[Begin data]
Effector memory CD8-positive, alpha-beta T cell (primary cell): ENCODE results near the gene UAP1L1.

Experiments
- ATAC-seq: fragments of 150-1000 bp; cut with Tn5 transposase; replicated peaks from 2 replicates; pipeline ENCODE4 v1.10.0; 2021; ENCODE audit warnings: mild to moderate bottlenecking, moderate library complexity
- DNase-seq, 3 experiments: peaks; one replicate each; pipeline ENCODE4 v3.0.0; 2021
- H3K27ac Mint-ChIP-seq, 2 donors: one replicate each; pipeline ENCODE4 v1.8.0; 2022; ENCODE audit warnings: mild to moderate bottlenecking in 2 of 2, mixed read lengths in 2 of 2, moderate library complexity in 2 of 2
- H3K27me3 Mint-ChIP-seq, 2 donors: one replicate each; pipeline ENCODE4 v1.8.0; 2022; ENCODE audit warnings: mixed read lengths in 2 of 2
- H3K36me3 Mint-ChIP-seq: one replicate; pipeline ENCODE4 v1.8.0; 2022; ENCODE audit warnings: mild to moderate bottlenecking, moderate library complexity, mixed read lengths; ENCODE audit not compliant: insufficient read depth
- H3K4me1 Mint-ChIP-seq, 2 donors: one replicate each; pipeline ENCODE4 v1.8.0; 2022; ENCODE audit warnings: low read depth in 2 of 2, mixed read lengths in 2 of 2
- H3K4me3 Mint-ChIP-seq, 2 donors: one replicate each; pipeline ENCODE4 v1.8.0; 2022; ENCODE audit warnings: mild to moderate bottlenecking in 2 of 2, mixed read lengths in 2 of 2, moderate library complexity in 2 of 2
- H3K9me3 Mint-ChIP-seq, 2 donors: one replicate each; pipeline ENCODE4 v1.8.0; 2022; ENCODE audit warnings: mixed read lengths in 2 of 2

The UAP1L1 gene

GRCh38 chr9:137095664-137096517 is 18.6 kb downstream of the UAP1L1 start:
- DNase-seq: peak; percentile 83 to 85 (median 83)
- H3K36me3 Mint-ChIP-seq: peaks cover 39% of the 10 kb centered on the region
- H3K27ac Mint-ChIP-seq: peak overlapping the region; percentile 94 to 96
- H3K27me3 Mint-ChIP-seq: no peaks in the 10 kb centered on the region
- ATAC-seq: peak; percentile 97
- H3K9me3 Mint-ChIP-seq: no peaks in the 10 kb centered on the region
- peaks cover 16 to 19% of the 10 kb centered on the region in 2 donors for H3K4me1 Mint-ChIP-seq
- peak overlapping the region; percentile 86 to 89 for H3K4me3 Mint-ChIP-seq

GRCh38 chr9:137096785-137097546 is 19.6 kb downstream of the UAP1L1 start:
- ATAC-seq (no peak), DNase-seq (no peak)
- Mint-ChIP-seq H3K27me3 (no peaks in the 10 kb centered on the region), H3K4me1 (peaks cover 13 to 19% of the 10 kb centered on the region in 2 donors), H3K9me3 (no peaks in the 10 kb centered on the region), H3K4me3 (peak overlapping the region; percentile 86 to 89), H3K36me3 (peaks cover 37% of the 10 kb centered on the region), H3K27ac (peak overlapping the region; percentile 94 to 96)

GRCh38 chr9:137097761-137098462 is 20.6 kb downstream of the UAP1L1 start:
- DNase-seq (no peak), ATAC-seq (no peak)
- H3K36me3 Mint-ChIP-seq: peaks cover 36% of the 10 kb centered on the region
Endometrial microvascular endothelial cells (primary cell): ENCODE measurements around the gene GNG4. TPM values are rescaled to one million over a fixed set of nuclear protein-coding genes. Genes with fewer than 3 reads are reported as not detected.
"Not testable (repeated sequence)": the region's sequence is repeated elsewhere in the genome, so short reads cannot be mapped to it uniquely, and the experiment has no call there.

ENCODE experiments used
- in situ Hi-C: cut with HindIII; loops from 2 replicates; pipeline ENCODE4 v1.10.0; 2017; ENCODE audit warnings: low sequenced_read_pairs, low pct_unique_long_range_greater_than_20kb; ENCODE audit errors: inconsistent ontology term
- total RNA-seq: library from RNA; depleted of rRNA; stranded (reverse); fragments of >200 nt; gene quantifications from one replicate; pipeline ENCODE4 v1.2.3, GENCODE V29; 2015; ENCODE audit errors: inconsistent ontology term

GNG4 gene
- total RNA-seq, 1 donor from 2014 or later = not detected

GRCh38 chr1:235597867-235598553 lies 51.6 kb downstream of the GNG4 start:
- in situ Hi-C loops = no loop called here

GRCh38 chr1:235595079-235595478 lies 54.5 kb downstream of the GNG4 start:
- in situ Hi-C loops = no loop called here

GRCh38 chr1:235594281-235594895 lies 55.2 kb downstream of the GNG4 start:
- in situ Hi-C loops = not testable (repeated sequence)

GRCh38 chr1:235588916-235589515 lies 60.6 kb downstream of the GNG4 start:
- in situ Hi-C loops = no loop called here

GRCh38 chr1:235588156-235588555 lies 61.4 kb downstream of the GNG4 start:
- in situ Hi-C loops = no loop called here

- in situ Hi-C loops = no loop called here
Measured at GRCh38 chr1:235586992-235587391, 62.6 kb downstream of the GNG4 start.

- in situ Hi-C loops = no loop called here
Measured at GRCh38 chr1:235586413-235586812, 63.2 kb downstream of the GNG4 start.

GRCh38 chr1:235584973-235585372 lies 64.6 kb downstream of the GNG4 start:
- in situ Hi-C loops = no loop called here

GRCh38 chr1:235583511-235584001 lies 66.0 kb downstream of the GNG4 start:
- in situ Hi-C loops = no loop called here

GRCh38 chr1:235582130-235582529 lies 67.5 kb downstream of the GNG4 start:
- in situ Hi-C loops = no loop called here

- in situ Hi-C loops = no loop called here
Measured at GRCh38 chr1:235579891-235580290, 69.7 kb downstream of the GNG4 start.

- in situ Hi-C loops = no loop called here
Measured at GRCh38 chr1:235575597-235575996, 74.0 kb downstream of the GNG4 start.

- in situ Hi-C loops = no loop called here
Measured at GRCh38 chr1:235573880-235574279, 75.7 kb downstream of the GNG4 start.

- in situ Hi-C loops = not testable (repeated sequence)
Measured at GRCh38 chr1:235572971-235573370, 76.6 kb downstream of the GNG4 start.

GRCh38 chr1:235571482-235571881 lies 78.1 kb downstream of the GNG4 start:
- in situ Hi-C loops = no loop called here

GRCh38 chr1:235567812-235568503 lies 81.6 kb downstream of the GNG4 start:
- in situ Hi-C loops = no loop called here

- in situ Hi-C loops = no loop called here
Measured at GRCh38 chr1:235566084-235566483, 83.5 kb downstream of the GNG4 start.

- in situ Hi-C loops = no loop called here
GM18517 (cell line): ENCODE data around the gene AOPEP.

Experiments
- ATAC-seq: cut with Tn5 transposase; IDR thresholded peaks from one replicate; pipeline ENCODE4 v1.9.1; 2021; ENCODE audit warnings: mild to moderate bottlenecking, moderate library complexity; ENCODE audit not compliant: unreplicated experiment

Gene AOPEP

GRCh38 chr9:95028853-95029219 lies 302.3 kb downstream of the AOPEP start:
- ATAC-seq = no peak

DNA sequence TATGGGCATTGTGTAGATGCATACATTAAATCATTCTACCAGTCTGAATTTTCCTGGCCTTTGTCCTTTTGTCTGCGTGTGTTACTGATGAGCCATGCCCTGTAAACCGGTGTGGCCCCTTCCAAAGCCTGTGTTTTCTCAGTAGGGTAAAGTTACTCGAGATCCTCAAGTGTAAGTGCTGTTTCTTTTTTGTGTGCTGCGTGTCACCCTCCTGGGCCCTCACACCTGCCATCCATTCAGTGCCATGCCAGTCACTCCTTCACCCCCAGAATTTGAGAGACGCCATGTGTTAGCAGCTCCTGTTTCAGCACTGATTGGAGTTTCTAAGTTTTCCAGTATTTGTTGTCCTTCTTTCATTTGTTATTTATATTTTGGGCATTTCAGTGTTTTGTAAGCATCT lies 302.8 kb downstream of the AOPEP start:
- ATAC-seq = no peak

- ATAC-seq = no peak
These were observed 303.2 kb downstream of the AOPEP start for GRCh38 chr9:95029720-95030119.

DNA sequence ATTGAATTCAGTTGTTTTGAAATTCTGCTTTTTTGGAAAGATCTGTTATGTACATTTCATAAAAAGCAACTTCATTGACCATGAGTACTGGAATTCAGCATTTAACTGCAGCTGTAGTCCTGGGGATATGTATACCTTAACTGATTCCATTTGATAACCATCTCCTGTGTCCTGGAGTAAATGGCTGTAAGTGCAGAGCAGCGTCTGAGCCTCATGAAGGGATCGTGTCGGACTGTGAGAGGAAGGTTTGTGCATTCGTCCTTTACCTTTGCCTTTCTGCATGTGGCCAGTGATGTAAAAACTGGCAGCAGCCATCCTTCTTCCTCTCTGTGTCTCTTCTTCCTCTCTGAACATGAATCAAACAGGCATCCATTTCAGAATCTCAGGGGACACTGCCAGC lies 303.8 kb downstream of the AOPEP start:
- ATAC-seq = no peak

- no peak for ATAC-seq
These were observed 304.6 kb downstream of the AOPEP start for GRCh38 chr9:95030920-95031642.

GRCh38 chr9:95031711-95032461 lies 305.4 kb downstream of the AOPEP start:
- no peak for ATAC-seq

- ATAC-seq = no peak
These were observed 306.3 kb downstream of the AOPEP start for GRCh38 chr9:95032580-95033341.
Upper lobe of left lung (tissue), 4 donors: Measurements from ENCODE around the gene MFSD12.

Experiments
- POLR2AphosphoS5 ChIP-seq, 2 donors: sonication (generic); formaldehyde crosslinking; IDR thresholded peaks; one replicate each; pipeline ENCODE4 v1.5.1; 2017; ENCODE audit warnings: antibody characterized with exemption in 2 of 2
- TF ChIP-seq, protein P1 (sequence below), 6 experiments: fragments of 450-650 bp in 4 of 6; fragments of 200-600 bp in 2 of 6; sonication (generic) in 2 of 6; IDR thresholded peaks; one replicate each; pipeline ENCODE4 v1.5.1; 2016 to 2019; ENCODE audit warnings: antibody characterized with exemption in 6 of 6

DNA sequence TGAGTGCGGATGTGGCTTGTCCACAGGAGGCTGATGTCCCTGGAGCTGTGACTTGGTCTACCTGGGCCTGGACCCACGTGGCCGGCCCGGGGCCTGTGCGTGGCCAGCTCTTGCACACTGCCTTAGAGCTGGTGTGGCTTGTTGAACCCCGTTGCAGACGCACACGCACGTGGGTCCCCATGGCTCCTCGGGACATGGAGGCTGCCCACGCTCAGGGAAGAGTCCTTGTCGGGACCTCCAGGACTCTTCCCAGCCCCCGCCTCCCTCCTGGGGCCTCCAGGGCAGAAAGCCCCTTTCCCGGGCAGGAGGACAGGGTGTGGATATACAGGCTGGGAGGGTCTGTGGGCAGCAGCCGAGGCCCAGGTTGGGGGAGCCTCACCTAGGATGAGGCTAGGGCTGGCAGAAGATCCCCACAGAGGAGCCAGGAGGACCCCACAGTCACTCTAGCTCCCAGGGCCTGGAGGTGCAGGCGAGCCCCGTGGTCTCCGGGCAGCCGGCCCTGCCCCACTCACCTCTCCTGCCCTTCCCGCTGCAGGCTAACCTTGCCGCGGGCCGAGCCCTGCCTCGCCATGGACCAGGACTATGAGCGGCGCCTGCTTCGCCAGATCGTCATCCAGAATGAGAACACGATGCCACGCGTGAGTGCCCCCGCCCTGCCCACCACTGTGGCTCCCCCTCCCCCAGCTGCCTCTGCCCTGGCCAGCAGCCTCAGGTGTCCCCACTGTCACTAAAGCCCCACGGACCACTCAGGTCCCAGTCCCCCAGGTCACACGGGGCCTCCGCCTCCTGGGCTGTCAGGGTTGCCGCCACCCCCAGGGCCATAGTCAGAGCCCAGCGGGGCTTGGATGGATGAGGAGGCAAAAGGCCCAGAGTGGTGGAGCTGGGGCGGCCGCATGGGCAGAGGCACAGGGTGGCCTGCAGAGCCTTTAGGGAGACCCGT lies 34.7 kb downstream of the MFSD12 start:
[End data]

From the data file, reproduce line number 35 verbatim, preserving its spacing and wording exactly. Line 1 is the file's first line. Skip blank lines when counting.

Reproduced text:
- in situ Hi-C loops = no loop called here